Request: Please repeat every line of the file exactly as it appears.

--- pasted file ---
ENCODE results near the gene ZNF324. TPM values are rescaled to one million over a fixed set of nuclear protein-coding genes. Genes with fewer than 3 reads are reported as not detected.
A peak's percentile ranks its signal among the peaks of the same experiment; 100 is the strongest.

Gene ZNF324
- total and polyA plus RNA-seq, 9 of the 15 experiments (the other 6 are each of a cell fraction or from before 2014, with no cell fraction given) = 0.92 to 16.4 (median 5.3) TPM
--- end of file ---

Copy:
ENCODE results near the gene ZNF324. TPM values are rescaled to one million over a fixed set of nuclear protein-coding genes. Genes with fewer than 3 reads are reported as not detected.
A peak's percentile ranks its signal among the peaks of the same experiment; 100 is the strongest.

Gene ZNF324
- total and polyA plus RNA-seq, 9 of the 15 experiments (the other 6 are each of a cell fraction or from before 2014, with no cell fraction given) = 0.92 to 16.4 (median 5.3) TPM